Cycling cadence

No matter what bike you ride or how (un)fit you are, I think that there are three things that can make a big difference to your riding: 1) use clipless pedals and shoes; 2) get a good set of wheels; 3) learn how to pedal at an appropriate cadence. This post is about the third item.

When I raced bikes 25 years ago, the old riders talked about cadence – they said to use low gears and pedal fast; don’t use high gears and pedal slow. I didn’t listen to them; I just rode and enjoyed it.

A couple of years ago, I started running to lose some excess flab. Running is hard work and I spent a lot of time investigating running form to try to improve my running and ability to get a good workout before succumbing to shin splints. The likes of Chi Running and Pose Running techniques advocate a cadence of 90 – I never managed to achieve it over any sort of distance. I did manage to run a half marathon, but I was very slow and certainly did not run at the correct cadence.

After several visits to a running podiatrist and a very expensive set of shoes and orthotics, I finally decided that running was not my thing. It turns out I have a biomechanical misalignment in my ankles, which was continually leading to shin pain.

I purchased a bicycle and my internet research suggest that a cadence of 90 is optimal pedalling too. It is particularly useful if you are doing triathlons (I’m not) where you get off a bike and the run — you want to be functioning at the same cadence for a smooth transition.

I have applied my cadence running experience to my riding with some success. I quite regularly pass guys who are 20 years younger and 20 kilograms lighter on race bikes wearing all the lycra gear. I am on a relatively cheap flat bar road bike, so there must be some level attributable to my abilities – and as I am overweight, some it has to be from technique.

When I was running I purchased a cheap $10 clip-on metronome off eBay. I now ride with it clipped to the back of my wrist behind my watch. This keeps the metronome protected from the weather (they are generally not designed for outdoor use!), but also puts it in a position protected from the wind so that I can hear it.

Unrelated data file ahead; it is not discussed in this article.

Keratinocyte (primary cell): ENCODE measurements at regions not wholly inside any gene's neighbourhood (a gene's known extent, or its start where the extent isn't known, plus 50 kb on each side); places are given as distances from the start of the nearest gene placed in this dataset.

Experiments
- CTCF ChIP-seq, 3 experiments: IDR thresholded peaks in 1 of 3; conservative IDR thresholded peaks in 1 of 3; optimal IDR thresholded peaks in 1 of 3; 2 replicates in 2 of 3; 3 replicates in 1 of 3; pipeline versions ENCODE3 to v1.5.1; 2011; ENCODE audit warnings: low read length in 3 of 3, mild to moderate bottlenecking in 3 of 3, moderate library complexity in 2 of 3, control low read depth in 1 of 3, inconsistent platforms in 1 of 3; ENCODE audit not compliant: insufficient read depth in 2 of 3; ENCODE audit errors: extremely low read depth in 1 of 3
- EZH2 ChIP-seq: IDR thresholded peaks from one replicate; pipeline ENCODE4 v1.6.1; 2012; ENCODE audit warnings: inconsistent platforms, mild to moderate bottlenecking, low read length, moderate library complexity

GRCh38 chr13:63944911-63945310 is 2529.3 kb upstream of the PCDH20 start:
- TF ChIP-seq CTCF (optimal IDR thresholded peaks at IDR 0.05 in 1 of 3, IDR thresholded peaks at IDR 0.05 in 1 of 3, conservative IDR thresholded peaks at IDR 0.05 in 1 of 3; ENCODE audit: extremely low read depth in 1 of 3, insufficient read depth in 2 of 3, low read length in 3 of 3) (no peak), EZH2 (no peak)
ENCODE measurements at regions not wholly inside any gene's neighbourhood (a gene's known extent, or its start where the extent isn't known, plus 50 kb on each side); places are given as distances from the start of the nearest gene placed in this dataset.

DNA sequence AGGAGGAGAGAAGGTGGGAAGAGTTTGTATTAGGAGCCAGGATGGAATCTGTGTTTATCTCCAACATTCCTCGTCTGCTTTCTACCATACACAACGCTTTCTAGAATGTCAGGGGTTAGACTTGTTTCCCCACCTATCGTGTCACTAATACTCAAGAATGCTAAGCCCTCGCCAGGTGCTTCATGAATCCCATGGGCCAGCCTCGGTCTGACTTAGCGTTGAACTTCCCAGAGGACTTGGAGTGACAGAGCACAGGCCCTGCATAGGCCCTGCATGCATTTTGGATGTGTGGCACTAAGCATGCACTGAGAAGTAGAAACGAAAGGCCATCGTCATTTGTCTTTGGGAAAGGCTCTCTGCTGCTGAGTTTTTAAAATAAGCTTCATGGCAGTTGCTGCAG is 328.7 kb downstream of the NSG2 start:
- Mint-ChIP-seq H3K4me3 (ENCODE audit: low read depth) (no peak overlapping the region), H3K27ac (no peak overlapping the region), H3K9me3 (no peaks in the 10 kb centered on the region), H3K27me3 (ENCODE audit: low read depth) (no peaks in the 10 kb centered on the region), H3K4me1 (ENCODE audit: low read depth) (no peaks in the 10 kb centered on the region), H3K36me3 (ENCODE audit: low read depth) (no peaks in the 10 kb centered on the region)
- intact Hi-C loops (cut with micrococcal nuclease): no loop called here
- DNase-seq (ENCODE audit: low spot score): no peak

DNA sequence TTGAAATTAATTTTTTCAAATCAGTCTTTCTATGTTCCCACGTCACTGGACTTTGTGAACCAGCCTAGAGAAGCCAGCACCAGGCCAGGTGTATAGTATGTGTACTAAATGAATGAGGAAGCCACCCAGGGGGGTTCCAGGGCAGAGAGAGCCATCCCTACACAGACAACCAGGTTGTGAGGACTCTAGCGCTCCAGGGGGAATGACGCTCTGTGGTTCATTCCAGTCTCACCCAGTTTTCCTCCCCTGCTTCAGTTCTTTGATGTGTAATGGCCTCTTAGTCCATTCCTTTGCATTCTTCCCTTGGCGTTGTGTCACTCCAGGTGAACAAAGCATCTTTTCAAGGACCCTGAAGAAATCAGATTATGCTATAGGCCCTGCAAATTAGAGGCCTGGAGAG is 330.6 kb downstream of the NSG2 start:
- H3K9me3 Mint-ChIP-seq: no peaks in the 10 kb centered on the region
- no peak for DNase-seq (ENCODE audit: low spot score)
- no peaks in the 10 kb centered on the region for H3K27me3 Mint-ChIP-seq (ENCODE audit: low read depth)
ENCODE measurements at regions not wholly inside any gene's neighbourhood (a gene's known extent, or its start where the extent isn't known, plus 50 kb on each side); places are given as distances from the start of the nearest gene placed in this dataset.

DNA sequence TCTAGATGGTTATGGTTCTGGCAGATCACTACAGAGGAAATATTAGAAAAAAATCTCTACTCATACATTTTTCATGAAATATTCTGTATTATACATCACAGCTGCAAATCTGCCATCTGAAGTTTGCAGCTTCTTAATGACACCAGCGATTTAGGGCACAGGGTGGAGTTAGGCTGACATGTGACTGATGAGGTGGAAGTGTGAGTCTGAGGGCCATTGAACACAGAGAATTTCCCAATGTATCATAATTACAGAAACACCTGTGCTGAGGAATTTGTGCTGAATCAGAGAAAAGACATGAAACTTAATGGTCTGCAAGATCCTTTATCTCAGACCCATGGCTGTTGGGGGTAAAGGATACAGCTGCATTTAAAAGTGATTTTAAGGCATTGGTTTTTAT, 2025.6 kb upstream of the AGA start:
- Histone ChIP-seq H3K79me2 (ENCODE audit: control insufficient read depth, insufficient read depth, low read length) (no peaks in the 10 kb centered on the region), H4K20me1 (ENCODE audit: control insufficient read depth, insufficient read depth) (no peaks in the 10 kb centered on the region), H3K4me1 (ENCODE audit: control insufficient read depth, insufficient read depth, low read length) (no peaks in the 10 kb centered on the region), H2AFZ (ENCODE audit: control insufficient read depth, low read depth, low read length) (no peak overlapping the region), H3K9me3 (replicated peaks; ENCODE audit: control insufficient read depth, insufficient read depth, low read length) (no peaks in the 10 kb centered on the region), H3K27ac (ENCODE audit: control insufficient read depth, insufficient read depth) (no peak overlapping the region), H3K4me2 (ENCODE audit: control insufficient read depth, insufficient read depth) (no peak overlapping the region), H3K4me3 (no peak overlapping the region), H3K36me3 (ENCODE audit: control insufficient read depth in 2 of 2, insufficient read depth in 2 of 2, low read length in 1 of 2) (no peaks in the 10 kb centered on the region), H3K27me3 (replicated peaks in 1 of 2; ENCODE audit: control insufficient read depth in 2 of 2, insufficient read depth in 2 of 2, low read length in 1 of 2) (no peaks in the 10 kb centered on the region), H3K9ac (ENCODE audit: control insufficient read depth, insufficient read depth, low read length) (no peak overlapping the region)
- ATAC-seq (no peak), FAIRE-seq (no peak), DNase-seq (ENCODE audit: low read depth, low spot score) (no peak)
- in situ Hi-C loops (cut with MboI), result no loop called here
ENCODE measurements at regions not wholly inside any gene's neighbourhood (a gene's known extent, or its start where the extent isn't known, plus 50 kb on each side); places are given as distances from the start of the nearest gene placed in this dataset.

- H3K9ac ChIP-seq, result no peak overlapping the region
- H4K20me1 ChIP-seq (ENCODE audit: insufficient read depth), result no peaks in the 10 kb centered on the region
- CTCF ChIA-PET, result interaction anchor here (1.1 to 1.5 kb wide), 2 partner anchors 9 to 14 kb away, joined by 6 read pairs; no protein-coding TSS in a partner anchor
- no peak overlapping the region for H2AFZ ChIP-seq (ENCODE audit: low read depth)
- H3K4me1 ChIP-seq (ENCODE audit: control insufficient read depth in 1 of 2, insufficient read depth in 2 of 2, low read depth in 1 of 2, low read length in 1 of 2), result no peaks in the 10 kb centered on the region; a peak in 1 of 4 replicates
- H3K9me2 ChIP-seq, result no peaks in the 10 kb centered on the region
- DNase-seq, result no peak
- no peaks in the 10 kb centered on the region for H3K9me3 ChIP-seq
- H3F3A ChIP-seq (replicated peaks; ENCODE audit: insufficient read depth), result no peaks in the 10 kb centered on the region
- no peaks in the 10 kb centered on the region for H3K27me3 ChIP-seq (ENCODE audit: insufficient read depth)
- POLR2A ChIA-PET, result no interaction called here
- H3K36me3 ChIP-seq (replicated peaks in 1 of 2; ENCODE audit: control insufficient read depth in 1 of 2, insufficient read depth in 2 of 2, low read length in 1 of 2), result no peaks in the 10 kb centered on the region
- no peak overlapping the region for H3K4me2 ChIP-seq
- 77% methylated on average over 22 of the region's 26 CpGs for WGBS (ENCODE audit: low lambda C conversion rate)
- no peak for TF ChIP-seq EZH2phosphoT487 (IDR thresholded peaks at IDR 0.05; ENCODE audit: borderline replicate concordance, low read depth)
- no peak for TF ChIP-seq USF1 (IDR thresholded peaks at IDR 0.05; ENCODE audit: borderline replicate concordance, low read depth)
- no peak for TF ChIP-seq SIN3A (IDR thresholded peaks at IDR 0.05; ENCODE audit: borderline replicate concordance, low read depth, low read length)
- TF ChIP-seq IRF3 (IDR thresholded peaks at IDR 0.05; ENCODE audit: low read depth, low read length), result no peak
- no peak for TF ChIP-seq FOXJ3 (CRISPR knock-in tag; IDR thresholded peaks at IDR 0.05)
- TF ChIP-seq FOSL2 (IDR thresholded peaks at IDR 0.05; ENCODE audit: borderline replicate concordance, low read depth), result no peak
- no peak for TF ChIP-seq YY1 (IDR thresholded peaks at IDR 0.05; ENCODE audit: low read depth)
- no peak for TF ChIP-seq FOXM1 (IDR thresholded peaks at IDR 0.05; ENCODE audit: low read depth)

Metronome

Metronome

The start of my ride has some short hills. I generally ride out over these slowly to warm up. Once I reach flat road, I dial in the metronome to 90 beats per minute and change gears until one leg keeps in time with it.

I find it is hard to pedal exactly in time, particularly because I do not have a close ratio cassette on the bike. Curiously, I often find that I am pedalling slightly faster than a cadence of 90, which is just fine. When I find I am getting too much out of sync with the metronome (but do not want to change gears), I just start counting with the other leg, which tends to be moving into time with the metronome.

With running, there was a school of thought that you should set your metronome at 60 beats per minute, but that you take three steps to every beat. This alternates the leg that the beat is occurring on, making for a nice balanced rhythm –a waltz if you like. It still gave a cadence of 90 (counting single leg) and 180 steps per minute (both legs).

I have found setting the metronome on 60 when riding tends to make me too relaxed and I do not keep up the pace. 90 beats per minute gives a certain sense of urgency to the ride and I keep my legs spinning.

I certainly think that this has helped my riding a huge amount. Buy yourself a cheap clip-on metronome and try it sometime.

One thought on “Cycling cadence

  1. ??????? ?????

    This keeps the metronome protected from the weather (they are generally not designed for outdoor use!), but also puts it in a position protected from the wind so that I can hear it..I now ride with it clipped to the back of my wrist behind my watch?

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